Madeline (Elisabeth Rosen) sees Chucky as her baby, going as far as to breastfeed her replacement child. “Multiple Malcolm” (Adam Hurtig) – a multiple-personality sufferer who thinks he’s everyone from Michael Phelps to Mark Zuckerberg – immediately joins Nica on her quest towards innocence. Nurse Carlos (Zak Santiago) nearly discovers Chucky’s identity on multiple occasions, but is always too distracted. All of them are supporting players who are only ever included to die in front of Nica, as Chucky torments the paralyzed girl while having some deserved fun – and have fun he does.

Cult Of Chucky doesn’t ignore the security of familiarity by way of deaths – possibly nodding to Bride Of Chucky‘s mirror kill, even – but also spices things up. We’re in a facility with medical capabilities after all. So many tools that can drill and slice right through skulls, for instance. Tiffany keeps her switchblade lubricated (making a “cherry snow cone”), glass rains down like sharp, glistening snowflakes, guts push through separated slits of flesh – yet there’s just as much doll violence as there is human massacring. It’ll all make sense, and damn you Don Mancini for making Cult Of Chucky so hard to write about. Chucky doesn’t get all murder-happy until after a slower first act, but when he does, Child’s Play signatures are dotted with skulls and crossbones. Gleeful gore, ludicrous trap-setting and malevolent enjoyment without timeouts.

OK – sorry. I can’t contain myself anymore. I’ve earned one two spoil-heavy paragraphs, so read the next collections of words at your own risk.

Still with me? Here goes.

There are multiple Chucky dolls in Cult Of Chucky, and Mancini is feelin’ himself given his trio of tiny tyrants. How? Because Charles Lee Ray learned an “Ade due damballaalteration that allows him to possess anything with two legs and hands for stabbing. That *includes* Ms. Nica, which means Fiona Dourif gets to play Brad Dourif trapped in a female body – Brooklyn heavy accent, crazy eyes and all (slay, Fiona!). Don’t get me wrong, Brad is still King Creeper – Chucky’s constant admiration of Dr. Foley a recurring, sinister joke – but Nica’s rebirth is such a like-father-like-daughter transformation with horror gravitas. Dourif’s kin a demented, so-fitting heiress.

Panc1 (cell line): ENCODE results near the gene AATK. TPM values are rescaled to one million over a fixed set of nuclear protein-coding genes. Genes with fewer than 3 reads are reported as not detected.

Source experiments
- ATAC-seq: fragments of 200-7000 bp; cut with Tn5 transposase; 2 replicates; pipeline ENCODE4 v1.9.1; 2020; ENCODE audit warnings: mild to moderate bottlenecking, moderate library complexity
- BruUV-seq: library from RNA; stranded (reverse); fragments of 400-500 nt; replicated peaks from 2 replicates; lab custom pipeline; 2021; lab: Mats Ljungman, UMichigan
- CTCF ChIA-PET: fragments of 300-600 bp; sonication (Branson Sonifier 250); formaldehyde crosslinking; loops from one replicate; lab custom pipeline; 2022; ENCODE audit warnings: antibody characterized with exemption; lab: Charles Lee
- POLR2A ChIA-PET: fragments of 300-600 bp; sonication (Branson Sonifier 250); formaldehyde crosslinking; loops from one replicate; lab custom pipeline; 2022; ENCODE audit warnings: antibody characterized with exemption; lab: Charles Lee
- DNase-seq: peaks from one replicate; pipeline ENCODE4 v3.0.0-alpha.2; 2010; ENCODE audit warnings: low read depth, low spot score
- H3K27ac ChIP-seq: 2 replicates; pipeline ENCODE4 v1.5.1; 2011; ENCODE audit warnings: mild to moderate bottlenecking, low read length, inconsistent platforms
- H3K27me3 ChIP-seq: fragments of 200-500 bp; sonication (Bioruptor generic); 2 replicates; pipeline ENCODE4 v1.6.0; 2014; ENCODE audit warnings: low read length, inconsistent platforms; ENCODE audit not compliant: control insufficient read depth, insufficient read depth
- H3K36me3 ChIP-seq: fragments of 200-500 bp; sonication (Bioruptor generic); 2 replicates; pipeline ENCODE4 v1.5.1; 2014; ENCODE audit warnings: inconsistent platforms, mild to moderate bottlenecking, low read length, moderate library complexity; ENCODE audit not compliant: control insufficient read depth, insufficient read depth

You’d think “Nica” reuniting with Tiffany – as Charles – would be the film’s highlight, but no, it all still belongs to three Chucky clones laughing and killing like best psychotic friends. Fighting over who gets first crack at Andy, debating who had it worst so far. “At least you got to suck a tit,” a reference with Madeline, but ultimately, the Chucky with one ugly haircut gets dibs because, well, “LOOK AT MY HAIR!” Together they commiserate over Hannibal‘s cancellation (legit), recall past murders and drop nostalgia bombs, with Mancini loving his reinvention of the wheel as a brand new murder weapon. The proverbial door is swung open and not in a cheesy, forced way. Instead, Mancini pushes forward unlike many other horror franchises stuck on repeat.

If I don’t get another Child’s Play movie after Cult Of Chucky because of movie pirates, I’ll find a way to assemble my own Chucky squad to hunt everyone who downloaded a bootlegged copy. Don Mancini strings up another blast of a slasher sequel that may take a few scenes to find its genre legs, but ends on such a franchise high-note. While other horror icons reboot and remake their way downward, Charles Lee Ray finds fresh, nasty ways of not only remaining relevant, but inspiring hope that Chucky will outlive us all. Still chugging, still slashing and still kickin’ it with the best all these years later. This is just Mancini showing off.

Cult Of Chucky Review

Cult Of Chucky roots itself in nostalgia long enough to shock us all by flipping the Child's Play franchise on its head in an invigorated, inspiring, and oh-so-deadly way.